|Scientific Name:||Platanthera micrantha|
|Species Authority:||(Hochst.) Schltr.|
Habenaria longibracteata Hochst.
Habenaria micrantha Hochst.
Platanthera azorica Schltr.
Platanthera micrantha (Hochst.) Schltr. subspecies longibracteata (Hochst.) Soó
|Red List Category & Criteria:||Endangered B1ab(i,iii,v) ver 3.1|
|Reviewer(s):||Fay, M. & Bilz, M.|
Platanthera micrantha is local and rather rare with a small distribution area. The trend of the population is decreasing due to numerous threats and the populations are severely fragmented as the habitat is being lost in between species sites. The extent of occurrence is only 2,346 km² and there are less than five locations. The species is threatened by the destruction of the habitat to create pastures, road construction, invasive plants, tourism and plant collection. Therefore, Platanthera micrantha is assessed as Endangered.
|Range Description:||Platanthera micrantha is endemic to the Azores. The species is absent from Gracioso. It can be found from 200 m to 1,400 m altitude and the extent of occurrence is about 2,346 km² (Delforge 1995, Haggar et al. 1989, Schäfer 2005, The Board of Trustees of the Royal Botanic Gardens, Kew 2010).|
|Range Map:||Click here to open the map viewer and explore range.|
Platanthera micrantha is local and rather rare. The population is estimated between 50,000-70,000 individuals. The trend of the population is decreasing due to numerous threats and the populations are severely fragmented as the habitat is being lost in between species sites. (Delforge 1995, Haggar et al. 1989, Schäfer 2005).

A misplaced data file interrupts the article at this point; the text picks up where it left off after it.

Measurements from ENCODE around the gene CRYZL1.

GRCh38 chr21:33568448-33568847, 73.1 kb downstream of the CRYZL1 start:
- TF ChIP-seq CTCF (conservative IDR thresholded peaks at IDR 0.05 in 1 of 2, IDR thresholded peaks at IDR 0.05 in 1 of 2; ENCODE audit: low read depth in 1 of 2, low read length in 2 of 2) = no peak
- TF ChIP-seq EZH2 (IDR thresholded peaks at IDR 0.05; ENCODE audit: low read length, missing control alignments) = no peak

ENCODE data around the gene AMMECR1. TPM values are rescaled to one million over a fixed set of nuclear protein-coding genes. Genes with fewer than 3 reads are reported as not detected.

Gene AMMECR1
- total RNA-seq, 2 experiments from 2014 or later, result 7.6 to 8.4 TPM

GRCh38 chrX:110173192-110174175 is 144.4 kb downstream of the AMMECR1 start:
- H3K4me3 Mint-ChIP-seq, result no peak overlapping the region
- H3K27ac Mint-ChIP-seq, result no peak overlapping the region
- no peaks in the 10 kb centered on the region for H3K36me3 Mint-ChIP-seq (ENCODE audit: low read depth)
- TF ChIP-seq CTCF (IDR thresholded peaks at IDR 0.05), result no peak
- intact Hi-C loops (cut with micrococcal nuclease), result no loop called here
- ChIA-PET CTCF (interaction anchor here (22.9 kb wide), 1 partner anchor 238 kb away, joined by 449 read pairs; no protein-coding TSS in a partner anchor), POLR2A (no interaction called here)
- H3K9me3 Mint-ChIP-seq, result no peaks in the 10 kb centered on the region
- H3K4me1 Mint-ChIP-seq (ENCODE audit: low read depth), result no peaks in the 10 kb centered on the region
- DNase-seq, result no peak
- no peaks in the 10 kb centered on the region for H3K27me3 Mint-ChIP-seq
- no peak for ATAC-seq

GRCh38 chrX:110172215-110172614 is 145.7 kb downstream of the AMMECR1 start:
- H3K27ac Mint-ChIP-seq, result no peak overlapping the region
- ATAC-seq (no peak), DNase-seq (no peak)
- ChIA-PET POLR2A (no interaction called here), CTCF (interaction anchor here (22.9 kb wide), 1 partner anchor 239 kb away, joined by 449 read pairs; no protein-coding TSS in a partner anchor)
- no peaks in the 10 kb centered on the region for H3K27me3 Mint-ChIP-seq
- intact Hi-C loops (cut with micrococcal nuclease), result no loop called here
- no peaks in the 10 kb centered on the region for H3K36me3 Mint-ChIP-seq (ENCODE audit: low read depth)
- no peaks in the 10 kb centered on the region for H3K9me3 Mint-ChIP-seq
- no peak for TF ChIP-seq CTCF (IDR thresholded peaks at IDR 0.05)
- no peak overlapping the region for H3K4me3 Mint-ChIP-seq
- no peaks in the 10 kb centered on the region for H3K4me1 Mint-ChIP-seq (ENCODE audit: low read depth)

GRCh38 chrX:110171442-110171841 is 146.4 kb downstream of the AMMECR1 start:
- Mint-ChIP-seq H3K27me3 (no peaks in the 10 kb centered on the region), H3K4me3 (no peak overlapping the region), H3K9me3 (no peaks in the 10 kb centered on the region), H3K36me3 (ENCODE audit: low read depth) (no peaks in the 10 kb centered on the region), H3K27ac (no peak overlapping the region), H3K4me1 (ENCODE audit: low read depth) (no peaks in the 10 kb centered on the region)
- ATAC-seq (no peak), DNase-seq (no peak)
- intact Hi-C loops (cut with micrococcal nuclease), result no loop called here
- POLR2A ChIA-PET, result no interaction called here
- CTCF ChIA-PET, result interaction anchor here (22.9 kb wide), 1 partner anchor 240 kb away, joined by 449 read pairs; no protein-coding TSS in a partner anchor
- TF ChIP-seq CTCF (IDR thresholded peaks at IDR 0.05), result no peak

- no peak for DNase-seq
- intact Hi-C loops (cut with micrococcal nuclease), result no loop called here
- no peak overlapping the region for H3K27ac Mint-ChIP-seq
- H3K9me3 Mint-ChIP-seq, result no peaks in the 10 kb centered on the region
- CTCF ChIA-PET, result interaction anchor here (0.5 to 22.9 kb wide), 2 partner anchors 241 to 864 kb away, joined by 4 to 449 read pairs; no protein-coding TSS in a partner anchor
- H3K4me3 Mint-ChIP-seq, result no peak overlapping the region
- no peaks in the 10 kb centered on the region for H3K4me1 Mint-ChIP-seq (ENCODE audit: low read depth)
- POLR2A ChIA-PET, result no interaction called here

|Habitat and Ecology:||
Platanthera micrantha is found in specific habitats including volcanic craters, juniper rainforest and amongst Sphagnum in herbaceous maquis with the heather Erica azorica. It prefers damp and acidic substrates and grows in full sunlight to mid-shade. It flowers between May and June (Delforge 1995, Haggar et al. 1989, Schäfer 2005).
|Use and Trade:||
There are no known uses.
The habitats of Platanthera micrantha have been drastically reduced in the past and the stands of temperate juniper rainforest are still being destroyed to create pastures and construct new roads in the central regions of the islands. The low altitude habitats on all of the islands are rapidly invaded by exotic plant species like the Himalayan Hedychium gardneranum, the Australian Pittosporum undulatum, and the American Lantana camara, an important threat to native flora and vegetation. Further threats are posed by deforestation, tourism and plant collection (Delforge 1995, Haggar et al. 1989, Schäfer 2005).
All orchid species are included under Annex B of the Convention on International Trade in Endangered Species of Wild Fauna and Flora (CITES).
|Citation:||Rankou, H. 2011. Platanthera micrantha. The IUCN Red List of Threatened Species. Version 2014.3. <www.iucnredlist.org>. Downloaded on 30 January 2015.|
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